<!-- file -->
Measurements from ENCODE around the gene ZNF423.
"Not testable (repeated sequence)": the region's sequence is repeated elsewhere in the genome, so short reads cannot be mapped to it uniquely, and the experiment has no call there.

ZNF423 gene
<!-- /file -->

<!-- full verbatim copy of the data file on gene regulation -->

Measurements from ENCODE around the gene ZNF423.
"Not testable (repeated sequence)": the region's sequence is repeated elsewhere in the genome, so short reads cannot be mapped to it uniquely, and the experiment has no call there.

ZNF423 gene